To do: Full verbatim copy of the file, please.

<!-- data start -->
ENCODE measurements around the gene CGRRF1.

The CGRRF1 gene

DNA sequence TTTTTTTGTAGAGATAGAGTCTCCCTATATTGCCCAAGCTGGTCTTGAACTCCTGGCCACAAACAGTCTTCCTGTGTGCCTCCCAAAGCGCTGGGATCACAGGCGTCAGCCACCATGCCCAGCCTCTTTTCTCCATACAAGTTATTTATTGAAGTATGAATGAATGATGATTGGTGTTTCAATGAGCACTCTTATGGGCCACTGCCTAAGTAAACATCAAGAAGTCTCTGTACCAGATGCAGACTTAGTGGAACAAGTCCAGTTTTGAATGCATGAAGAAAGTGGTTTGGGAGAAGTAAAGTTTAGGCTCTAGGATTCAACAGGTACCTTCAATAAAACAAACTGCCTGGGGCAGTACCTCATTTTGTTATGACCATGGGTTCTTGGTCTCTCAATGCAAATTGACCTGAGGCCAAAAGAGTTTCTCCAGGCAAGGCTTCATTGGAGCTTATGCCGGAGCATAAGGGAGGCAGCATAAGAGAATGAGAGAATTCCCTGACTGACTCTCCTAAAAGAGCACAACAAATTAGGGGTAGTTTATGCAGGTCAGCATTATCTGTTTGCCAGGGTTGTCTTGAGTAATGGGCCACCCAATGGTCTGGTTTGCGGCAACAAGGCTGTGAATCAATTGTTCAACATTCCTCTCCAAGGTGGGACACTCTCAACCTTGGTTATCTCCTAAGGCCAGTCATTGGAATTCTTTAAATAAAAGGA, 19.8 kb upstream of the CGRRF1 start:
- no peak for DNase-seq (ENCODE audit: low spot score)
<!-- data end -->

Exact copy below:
ENCODE measurements around the gene CGRRF1.

The CGRRF1 gene

DNA sequence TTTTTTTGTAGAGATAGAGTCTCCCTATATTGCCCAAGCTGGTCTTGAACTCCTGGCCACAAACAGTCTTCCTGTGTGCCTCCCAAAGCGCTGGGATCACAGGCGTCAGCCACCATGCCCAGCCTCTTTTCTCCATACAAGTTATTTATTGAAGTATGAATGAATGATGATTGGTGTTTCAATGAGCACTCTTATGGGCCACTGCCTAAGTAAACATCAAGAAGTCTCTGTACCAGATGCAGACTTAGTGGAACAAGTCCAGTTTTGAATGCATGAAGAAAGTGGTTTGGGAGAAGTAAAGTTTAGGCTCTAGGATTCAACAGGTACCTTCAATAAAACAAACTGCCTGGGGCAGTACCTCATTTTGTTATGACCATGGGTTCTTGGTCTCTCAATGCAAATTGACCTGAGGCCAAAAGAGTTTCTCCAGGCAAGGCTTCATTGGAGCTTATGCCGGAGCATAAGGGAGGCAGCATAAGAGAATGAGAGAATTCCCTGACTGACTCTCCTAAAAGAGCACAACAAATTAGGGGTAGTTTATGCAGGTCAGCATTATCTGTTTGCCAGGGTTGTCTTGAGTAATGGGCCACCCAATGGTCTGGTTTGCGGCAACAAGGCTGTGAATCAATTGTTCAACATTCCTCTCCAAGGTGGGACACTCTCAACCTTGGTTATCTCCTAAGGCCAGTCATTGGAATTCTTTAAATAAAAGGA, 19.8 kb upstream of the CGRRF1 start:
- no peak for DNase-seq (ENCODE audit: low spot score)